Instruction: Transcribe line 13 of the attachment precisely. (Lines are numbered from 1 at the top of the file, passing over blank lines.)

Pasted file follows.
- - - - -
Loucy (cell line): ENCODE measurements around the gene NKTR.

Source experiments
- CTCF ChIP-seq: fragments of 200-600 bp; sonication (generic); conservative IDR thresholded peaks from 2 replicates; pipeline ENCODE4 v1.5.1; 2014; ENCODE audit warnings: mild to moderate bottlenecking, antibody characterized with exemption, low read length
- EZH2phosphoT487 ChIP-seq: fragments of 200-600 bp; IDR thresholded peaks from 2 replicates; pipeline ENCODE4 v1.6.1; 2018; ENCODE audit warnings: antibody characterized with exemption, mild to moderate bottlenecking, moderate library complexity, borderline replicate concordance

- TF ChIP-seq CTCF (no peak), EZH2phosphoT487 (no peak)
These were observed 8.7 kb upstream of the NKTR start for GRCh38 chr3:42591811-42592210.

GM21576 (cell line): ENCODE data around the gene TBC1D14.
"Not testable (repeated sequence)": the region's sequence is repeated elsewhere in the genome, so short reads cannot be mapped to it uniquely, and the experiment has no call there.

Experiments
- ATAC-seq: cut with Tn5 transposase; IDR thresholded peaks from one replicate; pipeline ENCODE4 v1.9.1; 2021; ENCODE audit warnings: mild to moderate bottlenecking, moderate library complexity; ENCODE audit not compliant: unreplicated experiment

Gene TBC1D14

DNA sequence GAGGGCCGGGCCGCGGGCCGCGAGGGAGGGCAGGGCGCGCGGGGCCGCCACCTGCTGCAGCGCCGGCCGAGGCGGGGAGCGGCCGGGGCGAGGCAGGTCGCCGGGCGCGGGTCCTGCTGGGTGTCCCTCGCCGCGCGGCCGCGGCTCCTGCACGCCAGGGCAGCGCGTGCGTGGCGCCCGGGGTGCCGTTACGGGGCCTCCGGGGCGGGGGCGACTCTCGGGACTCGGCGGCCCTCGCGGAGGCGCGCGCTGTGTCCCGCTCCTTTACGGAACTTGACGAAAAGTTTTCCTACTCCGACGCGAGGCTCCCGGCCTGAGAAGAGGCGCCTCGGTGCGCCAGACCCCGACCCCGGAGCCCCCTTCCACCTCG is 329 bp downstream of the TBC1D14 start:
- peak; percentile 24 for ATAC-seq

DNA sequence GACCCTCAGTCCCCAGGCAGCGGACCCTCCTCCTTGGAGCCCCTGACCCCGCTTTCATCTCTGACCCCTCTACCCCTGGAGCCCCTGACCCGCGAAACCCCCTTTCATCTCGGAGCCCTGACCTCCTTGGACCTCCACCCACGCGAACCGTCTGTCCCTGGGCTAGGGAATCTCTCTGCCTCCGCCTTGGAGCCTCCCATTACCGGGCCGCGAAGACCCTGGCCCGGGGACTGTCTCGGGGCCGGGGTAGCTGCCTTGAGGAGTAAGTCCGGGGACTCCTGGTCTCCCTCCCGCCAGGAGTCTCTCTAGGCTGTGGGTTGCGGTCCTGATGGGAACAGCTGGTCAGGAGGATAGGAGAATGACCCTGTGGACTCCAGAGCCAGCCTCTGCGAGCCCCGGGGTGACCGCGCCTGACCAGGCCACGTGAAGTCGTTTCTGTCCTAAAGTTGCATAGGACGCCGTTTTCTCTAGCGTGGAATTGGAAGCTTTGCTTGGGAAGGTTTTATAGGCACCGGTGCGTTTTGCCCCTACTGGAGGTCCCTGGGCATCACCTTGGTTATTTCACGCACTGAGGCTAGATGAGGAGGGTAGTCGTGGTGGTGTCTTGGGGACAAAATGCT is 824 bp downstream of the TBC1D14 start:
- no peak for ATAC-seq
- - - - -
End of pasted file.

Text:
- peak; percentile 24 for ATAC-seq